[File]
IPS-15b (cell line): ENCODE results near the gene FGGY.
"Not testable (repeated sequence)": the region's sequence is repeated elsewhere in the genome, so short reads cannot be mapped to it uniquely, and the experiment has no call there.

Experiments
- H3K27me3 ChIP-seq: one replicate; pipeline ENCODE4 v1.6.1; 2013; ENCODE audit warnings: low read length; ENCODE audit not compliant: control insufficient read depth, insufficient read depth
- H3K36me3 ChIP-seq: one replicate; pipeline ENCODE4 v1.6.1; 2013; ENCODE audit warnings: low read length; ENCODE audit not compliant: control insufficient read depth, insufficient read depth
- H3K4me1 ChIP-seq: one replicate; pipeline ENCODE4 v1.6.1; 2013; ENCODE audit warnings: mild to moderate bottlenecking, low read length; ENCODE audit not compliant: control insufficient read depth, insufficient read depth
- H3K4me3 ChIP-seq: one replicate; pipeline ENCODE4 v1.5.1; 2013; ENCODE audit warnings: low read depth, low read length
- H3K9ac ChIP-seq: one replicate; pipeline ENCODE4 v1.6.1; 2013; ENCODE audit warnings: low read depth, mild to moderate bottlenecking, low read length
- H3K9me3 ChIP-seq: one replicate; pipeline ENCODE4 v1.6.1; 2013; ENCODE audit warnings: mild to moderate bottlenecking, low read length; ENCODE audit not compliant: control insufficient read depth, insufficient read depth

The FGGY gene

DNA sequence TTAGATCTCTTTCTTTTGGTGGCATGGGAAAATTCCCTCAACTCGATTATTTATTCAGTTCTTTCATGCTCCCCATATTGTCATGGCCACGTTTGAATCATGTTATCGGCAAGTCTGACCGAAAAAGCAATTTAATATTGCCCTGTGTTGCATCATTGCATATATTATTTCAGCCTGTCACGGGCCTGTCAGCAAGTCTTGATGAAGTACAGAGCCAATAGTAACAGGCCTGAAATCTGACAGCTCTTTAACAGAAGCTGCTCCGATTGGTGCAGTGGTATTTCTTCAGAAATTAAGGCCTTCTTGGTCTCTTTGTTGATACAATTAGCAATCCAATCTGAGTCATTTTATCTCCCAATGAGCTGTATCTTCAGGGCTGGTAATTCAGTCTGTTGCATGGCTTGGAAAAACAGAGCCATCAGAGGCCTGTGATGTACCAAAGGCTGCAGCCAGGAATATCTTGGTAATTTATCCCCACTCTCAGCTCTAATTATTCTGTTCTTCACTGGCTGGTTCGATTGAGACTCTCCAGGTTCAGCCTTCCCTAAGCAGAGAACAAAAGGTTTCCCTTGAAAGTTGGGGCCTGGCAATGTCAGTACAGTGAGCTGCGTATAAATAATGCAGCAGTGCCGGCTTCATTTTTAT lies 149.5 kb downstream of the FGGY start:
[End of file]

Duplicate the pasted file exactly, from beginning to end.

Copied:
IPS-15b (cell line): ENCODE results near the gene FGGY.
"Not testable (repeated sequence)": the region's sequence is repeated elsewhere in the genome, so short reads cannot be mapped to it uniquely, and the experiment has no call there.

Experiments
- H3K27me3 ChIP-seq: one replicate; pipeline ENCODE4 v1.6.1; 2013; ENCODE audit warnings: low read length; ENCODE audit not compliant: control insufficient read depth, insufficient read depth
- H3K36me3 ChIP-seq: one replicate; pipeline ENCODE4 v1.6.1; 2013; ENCODE audit warnings: low read length; ENCODE audit not compliant: control insufficient read depth, insufficient read depth
- H3K4me1 ChIP-seq: one replicate; pipeline ENCODE4 v1.6.1; 2013; ENCODE audit warnings: mild to moderate bottlenecking, low read length; ENCODE audit not compliant: control insufficient read depth, insufficient read depth
- H3K4me3 ChIP-seq: one replicate; pipeline ENCODE4 v1.5.1; 2013; ENCODE audit warnings: low read depth, low read length
- H3K9ac ChIP-seq: one replicate; pipeline ENCODE4 v1.6.1; 2013; ENCODE audit warnings: low read depth, mild to moderate bottlenecking, low read length
- H3K9me3 ChIP-seq: one replicate; pipeline ENCODE4 v1.6.1; 2013; ENCODE audit warnings: mild to moderate bottlenecking, low read length; ENCODE audit not compliant: control insufficient read depth, insufficient read depth

The FGGY gene

DNA sequence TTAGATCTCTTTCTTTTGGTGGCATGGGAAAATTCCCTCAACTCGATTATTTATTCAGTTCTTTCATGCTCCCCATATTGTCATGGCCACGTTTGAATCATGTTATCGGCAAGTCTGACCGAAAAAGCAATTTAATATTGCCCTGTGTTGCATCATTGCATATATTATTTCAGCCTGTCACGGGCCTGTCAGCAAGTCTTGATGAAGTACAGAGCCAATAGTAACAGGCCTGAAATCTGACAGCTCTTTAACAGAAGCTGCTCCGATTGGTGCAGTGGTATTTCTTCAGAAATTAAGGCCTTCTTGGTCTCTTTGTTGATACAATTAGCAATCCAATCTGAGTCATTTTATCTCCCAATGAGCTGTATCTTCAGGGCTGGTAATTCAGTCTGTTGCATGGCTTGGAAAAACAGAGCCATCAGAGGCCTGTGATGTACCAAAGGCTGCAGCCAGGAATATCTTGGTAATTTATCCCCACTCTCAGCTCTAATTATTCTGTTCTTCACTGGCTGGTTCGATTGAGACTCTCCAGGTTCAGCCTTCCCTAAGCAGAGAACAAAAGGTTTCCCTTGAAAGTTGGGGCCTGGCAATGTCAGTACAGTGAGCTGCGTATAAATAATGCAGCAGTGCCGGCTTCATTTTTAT lies 149.5 kb downstream of the FGGY start: